The name chipmunk is derived from an Ojibwe word that means “one who descends the trees headfirst.”
Eastern Chipmunk Scientific Classification
- Scientific Name
- Tamias striatus
Read our Complete Guide to Classification of Animals.
Eastern Chipmunk Conservation Status
Eastern Chipmunk Locations
Eastern Chipmunk Facts
- Insects and worms
- Name Of Young
- Group Behavior
- Fun Fact
- The name chipmunk is derived from an Ojibwe word that means “one who descends the trees headfirst.”
- Biggest Threat
- Most Distinctive Feature
- The dark brown and white stripes down the back
- Gestation Period
- 35 days
- Litter Size
- two to five
- Urban and suburban parks, backyards, human habitations, deciduous woods
- Foxes, bobcats, birds of prey, coyotes, dogs and cats, raccoons, red squirrels, mustelids
- Common Name
- Eastern Chipmunk
- Number Of Species
- United States east of the Mississippi River and southern Canada
Eastern Chipmunk Physical Characteristics
- Dark Brown
- Skin Type
- Top Speed
- 18 mph
- two to eight years
- 2.33 to 5.30 ounces
- 10 to 12 inches
- Age of Sexual Maturity
- six months for females, eight months for males
- Age of Weaning
- 40 days
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View all of the Eastern Chipmunk images!
“The eastern chipmunk is the largest of the chipmunks!”
To humans, chipmunks are small and cute. The eastern chipmunk is the largest of these cuddlesome rodents, and it can be tamed and make a fairly good pet despite its short lifespan. The actress Elizabeth Taylor had a pet chipmunk and even wrote a book about him. In the wild, chipmunks are antisocial and a bit predaceous on smaller creatures such as worms and bugs. On the other hand, every type of medium to large North American carnivore has chipmunks as part of its diet. Read on for more information about the characteristics and lifestyle of the eastern chipmunk.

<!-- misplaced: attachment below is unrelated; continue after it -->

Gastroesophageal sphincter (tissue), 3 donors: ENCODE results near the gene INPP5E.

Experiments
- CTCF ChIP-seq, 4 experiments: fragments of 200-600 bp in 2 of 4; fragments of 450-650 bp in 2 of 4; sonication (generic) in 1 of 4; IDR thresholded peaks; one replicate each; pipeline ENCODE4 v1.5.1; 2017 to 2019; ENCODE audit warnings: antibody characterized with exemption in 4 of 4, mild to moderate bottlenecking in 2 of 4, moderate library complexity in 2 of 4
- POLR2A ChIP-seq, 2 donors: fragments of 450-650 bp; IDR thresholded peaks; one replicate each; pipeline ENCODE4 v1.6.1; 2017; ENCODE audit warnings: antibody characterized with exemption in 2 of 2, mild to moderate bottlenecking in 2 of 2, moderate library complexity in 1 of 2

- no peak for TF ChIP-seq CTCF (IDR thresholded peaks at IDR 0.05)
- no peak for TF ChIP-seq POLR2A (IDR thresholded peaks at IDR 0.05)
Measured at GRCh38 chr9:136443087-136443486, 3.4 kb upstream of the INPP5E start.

Four Incredible Eastern Chipmunk Facts!
Here are four amazing facts about the eastern chipmunk:
- Biologists believe that half of all chipmunks in a given area were born the same year that they’re being studied.
- A chipmunk can collect as many as 165 acorns in one day.
- The chipmunk’s cheek pouches are adaptations that allow it to carry lots of food to its burrow at one time. They are so stretchy that they can grow to three times the diameter of the animal’s head.
- The rodent doesn’t enter proper hibernation but a state called torpor. During torpor, the chipmunk’s heart rate can drop to four beats a minute. Normally, its heart rate is 350 beats a minute. Its body temperature also plunges from about 94 degrees to 40 degrees Fahrenheit.
The eastern chipmunk belongs to the Animalia kingdom, the Chordata phylum, and the Sciuridae family to which most squirrels belong. Its scientific name is Tamias striatus. Tamias is Greek for “steward” and striatus is Latin for “striped.” The Tamias part probably refers to the chipmunk’s penchant for caching seeds to eat during the winter. The eastern chipmunk is the only living member of the chipmunk genus Tamaias. There are 11 subspecies, and they are: